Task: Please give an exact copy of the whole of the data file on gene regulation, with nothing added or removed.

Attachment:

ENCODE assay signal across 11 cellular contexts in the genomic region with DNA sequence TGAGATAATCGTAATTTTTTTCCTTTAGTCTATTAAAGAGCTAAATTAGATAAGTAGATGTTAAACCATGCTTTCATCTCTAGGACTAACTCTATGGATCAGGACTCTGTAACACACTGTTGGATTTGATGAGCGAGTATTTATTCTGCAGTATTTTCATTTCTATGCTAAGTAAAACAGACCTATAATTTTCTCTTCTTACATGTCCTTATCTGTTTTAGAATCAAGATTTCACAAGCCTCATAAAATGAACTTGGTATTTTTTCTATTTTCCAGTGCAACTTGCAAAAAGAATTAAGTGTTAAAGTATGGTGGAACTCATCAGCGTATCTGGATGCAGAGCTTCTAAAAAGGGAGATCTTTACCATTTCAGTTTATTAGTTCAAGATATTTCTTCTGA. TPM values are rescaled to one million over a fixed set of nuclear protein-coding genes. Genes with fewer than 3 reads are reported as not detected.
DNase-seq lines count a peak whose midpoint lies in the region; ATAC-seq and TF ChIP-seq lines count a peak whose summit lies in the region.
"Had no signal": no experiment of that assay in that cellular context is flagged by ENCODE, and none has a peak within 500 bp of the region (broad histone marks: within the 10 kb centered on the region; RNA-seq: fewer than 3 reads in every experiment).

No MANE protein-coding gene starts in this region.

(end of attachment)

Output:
ENCODE assay signal across 11 cellular contexts in the genomic region with DNA sequence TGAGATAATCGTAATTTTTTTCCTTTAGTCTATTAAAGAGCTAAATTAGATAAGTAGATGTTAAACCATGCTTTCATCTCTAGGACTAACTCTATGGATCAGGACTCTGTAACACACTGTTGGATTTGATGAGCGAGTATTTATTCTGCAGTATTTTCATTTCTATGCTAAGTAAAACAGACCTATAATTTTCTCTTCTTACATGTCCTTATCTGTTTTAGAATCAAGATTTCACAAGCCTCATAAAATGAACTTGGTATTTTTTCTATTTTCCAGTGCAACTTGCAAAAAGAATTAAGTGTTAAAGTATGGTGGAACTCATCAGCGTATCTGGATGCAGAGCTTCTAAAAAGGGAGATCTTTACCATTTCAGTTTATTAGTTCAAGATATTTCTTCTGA. TPM values are rescaled to one million over a fixed set of nuclear protein-coding genes. Genes with fewer than 3 reads are reported as not detected.
DNase-seq lines count a peak whose midpoint lies in the region; ATAC-seq and TF ChIP-seq lines count a peak whose summit lies in the region.
"Had no signal": no experiment of that assay in that cellular context is flagged by ENCODE, and none has a peak within 500 bp of the region (broad histone marks: within the 10 kb centered on the region; RNA-seq: fewer than 3 reads in every experiment).

No MANE protein-coding gene starts in this region.